Card first = new Card(10, Suit.HEART);

System.out.println(first);

if (first.getSuit() == Suit.SPADE) {
    System.out.println("is a spade");
} else {
    System.out.println("is not a spade");
}

The output:

Sample output

HEARTS 10 is not a spade

We see that the Enum values are outputted nicely! Oracle has a site related to the enum data type at http://docs.oracle.com/javase/tutorial/java/javaOO/enum.html .

Object References In Enums

Enumerated types may contain object reference variables. The values ​​of the reference variables should be set in an internal constructor of the class defining the enumerated type, i.e., within a constructor having a private access modifier. Enum type classes cannot have a public constructor.

In the following example, we have an enum Color that contains the constants ​​RED, GREEN and BLUE. The constants have been declared with object reference variables referring to their color codes:
public enum Color {
    // constructor parameters are defined as
    // the constants are enumerated
    RED("#FF0000"),
    GREEN("#00FF00"),
    BLUE("#0000FF");

    private String code;        // object reference variable

    private Color(String code) { // constructor
        this.code = code;
    }

    public String getCode() {
        return this.code;
    }
}

The enum Color can be used like so:

System.out.println(Color.GREEN.getCode());
Sample output
#00FF00

Iterator

Let's look at the following Hand class that represents the set of cards that a player is holding:

public class Hand {
    private List<Card> cards;

    public Hand() {
        this.cards = new ArrayList<>();
    }

    public void add(Card card) {
        this.cards.add(card);
    }

    public void print() {
        this.cards.stream().forEach(card -> {
            System.out.println(card);
        });
    }
}

The print method of the class prints each card in the current hand.

ArrayList and other "object containers" that implement the Collection interface implement the Iterable interface, and they can also be iterated over with the help of an iterator - an object specifically designed to go through a particular type of object collection. The following is a version of printing the cards that uses an iterator:

public void print() {
    Iterator<Card> iterator = cards.iterator();

    while (iterator.hasNext()) {
        System.out.println(iterator.next());
    }
}

The iterator is requested from the cards list containing cards. The iterator can be thought of as a "finger" that always points to a particular object inside the list. Initially it points to the first item, then to the next, and so on... until all the objects have been gone through with the help of the "finger".

The iterator offers a few methods. The hasNext() method is used to ask if there are any objects still to be iterated over. If there are, the next object in line can be requested from the iterator using the next() method. This method returns the next object in line to be processed and moves the iterator, or "finger", to point to the following object in the collection.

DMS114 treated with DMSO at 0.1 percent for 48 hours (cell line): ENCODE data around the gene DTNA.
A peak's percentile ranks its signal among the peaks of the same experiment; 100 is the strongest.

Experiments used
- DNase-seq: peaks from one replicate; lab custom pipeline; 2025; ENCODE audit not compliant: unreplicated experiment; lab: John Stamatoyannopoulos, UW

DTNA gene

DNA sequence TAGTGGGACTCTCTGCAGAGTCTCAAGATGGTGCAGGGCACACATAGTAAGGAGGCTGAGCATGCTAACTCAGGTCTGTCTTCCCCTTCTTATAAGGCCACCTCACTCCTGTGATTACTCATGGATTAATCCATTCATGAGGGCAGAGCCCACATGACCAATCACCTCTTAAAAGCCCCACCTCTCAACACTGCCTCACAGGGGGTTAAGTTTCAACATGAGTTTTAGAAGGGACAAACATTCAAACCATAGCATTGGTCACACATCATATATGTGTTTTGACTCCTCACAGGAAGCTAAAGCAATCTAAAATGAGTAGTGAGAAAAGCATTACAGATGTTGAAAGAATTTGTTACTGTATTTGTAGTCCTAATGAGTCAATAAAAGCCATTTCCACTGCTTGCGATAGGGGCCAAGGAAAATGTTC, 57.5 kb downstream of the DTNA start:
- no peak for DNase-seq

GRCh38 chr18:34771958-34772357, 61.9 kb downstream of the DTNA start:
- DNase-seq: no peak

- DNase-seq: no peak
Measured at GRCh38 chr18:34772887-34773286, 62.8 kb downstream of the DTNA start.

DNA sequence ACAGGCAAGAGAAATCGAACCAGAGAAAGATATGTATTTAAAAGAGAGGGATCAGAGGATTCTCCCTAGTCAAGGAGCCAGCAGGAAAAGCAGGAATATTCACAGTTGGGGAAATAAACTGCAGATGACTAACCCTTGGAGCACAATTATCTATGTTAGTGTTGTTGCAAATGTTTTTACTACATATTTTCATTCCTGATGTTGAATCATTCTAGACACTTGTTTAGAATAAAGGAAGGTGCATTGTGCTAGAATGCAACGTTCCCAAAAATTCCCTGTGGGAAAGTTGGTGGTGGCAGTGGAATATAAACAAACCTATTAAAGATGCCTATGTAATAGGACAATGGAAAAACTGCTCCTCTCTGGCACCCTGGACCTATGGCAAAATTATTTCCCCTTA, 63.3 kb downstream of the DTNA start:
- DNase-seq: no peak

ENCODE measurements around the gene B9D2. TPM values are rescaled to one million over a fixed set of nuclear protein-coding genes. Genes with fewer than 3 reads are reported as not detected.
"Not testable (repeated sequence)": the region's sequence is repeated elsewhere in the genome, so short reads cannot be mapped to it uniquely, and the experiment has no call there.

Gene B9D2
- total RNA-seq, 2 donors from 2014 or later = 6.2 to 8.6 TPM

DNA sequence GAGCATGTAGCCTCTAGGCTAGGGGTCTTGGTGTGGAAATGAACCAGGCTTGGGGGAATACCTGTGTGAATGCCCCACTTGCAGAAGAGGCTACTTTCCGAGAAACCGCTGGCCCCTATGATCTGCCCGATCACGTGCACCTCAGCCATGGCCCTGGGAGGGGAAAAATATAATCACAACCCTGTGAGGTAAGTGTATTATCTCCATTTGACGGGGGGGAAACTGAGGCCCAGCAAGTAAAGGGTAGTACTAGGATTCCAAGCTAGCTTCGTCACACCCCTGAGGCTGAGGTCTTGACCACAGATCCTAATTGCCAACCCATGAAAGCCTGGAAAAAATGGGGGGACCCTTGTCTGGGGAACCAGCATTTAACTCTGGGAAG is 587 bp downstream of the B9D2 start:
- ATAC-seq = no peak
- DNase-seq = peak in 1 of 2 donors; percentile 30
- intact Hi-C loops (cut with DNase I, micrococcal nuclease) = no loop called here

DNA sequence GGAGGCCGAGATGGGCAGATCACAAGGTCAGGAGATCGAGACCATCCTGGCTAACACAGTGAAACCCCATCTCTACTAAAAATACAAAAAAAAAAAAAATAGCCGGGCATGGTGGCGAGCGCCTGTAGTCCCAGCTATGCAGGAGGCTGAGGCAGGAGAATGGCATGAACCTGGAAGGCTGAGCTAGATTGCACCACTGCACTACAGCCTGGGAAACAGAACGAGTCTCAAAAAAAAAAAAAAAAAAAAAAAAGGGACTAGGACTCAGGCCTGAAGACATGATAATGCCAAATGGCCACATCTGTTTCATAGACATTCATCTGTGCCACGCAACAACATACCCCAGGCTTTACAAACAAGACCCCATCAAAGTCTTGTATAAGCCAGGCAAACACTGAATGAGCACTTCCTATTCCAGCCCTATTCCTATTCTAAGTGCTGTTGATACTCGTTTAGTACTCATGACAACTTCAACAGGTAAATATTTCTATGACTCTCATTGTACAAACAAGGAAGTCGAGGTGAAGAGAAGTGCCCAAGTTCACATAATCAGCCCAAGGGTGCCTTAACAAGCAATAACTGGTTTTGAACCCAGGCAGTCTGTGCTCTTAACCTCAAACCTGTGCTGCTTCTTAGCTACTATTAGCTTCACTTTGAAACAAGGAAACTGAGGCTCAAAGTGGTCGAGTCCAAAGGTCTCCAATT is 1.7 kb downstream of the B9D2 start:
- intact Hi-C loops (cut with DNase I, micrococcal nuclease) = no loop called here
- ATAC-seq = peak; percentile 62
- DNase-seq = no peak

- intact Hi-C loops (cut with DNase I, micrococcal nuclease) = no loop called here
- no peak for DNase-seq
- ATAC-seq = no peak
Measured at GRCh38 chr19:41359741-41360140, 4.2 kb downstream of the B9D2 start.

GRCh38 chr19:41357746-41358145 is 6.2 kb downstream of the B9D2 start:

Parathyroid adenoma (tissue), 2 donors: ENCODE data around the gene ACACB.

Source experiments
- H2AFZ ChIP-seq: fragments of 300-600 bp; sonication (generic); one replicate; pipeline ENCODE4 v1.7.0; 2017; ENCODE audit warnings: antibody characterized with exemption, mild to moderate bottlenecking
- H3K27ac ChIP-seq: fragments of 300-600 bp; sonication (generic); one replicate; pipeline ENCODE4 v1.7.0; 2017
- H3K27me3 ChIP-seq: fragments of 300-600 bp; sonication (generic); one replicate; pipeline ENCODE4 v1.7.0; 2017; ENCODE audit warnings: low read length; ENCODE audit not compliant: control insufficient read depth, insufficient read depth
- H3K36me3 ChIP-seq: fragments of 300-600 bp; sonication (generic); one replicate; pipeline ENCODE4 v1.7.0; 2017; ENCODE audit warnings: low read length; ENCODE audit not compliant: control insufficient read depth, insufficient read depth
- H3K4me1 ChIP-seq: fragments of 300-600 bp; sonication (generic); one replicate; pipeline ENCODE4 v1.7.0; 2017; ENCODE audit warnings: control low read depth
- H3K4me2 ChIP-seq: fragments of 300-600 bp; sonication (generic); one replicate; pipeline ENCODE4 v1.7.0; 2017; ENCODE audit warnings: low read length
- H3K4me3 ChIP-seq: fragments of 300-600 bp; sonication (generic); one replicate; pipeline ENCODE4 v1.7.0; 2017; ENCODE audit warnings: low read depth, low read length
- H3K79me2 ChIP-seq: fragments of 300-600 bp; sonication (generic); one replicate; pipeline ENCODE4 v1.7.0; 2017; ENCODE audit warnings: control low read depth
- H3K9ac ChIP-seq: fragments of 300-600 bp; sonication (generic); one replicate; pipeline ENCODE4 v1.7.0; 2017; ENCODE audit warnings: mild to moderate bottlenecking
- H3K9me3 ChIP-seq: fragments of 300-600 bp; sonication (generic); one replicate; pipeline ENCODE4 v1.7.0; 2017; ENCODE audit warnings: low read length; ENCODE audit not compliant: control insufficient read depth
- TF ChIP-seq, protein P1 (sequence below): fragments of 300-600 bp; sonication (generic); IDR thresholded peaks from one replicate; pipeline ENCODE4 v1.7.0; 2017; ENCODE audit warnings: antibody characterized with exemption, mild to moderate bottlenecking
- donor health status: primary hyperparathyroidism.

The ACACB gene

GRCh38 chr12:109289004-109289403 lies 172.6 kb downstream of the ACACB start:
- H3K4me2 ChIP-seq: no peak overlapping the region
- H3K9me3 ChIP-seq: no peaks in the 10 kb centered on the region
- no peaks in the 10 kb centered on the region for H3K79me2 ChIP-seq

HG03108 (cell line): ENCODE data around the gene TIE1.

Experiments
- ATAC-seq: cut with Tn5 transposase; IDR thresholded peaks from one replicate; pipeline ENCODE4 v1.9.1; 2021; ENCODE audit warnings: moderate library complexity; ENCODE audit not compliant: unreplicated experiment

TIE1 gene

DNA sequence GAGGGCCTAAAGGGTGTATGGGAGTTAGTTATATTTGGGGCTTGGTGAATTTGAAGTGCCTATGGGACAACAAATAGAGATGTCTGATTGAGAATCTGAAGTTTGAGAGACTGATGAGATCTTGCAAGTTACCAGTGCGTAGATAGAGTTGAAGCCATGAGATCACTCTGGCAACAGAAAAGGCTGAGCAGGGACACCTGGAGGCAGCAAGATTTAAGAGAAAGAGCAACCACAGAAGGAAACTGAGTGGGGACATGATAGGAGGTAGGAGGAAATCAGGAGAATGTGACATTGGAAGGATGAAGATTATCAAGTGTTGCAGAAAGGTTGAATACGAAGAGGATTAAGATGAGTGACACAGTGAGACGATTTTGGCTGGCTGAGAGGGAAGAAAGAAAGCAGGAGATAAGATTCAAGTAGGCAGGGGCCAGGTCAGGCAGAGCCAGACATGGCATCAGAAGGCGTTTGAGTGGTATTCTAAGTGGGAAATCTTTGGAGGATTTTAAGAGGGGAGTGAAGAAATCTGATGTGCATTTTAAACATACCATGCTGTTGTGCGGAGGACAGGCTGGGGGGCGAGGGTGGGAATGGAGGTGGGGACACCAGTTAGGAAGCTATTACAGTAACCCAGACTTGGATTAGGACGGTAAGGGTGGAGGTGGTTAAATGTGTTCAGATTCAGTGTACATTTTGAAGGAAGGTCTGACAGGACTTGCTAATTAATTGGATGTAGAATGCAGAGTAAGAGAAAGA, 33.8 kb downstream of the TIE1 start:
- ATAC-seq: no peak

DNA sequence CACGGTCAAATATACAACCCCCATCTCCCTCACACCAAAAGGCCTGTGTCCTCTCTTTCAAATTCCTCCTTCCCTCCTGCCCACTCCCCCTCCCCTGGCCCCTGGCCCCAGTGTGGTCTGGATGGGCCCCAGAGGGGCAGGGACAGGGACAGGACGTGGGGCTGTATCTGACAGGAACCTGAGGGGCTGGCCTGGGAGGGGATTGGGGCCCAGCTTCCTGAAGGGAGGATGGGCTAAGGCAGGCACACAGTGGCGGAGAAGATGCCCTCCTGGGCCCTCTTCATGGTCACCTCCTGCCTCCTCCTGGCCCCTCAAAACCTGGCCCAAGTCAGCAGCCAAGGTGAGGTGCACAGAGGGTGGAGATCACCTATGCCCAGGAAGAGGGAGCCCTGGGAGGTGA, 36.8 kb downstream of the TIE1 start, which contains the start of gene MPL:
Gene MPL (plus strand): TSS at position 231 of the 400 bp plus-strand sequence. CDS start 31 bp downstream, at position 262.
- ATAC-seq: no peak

The object reference returned by the iterator's next method can of course also be stored in a variable. As such, the print method could also be written in the following way.

public void print(){
    Iterator<Card> iterator = cards.iterator();

    while (iterator.hasNext()) {
        Card nextInLine = iterator.next();
        System.out.println(nextInLine);
    }
}

Let's now consider a use case for an iterator. We'll first approach the issue problematically to provide motivation for the coming solution. We attempt to create a method that removes cards from a given stream with a value lower than the given value.

public class Hand {
    // ...

    public void removeWorst(int value) {
        this.cards.stream().forEach(card -> {
            if (card.getValue() < value) {
                cards.remove(card);
            }
        });
    }
}

Executing the method results in an error.

Sample output

Exception in thread "main" java.util.ConcurrentModificationException at ... Java Result: 1

The reason for this error lies in the fact that when a list is iterated over using the forEach method, it's assumed that the list is not modified during the traversal. Modifying the list (in this case deleting elements) causes an error - we can think of the forEach method as getting "confused" here.

If you want to remove some of the objects from the list during a traversal, you can do so using an iterator. Calling the remove method of the iterator object neatly removes form the list the item returned by the iterator with the previous next call. Here's a working example of the version of the method:

public class Hand {
    // ...

    public void removeWorst(int value) {
        Iterator<Card> iterator = cards.iterator();

        while (iterator.hasNext()) {
            if (iterator.next().getValue() < value) {
                // removing from the list the element returned by the previous next-method call
                iterator.remove();
            }
        }
    }
}